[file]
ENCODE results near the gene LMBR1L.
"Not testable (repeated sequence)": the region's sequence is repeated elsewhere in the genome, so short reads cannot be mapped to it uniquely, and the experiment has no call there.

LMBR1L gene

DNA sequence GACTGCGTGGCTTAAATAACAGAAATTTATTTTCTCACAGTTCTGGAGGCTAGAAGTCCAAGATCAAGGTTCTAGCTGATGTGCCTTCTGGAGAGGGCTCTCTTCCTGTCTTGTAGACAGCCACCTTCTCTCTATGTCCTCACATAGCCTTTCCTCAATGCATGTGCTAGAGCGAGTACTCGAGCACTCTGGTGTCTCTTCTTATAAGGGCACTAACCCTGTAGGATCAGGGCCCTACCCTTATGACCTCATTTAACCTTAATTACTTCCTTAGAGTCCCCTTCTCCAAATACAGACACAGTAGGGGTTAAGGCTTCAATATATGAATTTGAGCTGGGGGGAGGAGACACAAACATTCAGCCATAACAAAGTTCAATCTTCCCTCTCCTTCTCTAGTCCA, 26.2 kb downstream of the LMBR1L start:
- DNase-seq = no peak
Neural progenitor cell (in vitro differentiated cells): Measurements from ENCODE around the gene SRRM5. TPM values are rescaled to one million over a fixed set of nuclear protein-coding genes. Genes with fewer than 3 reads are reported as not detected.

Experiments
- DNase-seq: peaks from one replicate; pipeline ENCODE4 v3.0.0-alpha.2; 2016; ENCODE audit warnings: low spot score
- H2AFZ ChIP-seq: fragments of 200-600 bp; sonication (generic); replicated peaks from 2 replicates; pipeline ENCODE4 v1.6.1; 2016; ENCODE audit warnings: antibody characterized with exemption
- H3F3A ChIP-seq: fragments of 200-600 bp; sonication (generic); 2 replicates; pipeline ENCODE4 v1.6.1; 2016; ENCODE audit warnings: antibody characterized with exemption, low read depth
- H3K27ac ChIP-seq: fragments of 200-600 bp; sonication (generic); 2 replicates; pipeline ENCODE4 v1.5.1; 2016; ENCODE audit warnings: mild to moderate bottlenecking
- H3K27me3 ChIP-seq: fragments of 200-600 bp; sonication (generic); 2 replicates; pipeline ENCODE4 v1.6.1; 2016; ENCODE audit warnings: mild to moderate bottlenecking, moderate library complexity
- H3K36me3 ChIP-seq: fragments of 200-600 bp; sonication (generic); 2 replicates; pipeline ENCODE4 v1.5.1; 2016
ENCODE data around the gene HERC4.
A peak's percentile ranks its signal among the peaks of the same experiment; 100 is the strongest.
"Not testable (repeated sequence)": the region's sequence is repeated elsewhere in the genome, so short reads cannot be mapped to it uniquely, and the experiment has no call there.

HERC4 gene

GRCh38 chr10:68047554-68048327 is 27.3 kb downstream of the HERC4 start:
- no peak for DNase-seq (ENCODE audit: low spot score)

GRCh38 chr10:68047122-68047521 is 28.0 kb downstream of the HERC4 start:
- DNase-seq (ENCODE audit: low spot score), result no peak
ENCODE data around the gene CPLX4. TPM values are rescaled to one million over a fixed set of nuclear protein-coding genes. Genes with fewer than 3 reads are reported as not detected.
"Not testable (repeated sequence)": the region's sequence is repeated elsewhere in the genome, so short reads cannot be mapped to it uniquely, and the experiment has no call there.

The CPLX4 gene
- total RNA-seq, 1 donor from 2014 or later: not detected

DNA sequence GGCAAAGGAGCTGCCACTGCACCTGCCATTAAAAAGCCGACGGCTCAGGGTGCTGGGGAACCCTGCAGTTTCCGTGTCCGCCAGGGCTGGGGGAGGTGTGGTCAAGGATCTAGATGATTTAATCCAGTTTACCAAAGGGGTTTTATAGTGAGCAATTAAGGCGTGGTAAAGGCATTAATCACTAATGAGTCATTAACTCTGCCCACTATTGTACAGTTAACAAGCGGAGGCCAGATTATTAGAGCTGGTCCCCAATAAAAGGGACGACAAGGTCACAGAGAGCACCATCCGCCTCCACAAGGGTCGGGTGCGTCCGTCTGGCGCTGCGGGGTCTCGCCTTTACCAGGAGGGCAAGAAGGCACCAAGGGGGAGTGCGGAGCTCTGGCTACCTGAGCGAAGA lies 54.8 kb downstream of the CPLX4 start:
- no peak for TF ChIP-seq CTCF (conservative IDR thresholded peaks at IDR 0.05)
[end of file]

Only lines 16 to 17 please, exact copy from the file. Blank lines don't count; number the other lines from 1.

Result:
"Not testable (repeated sequence)": the region's sequence is repeated elsewhere in the genome, so short reads cannot be mapped to it uniquely, and the experiment has no call there.

HERC4 gene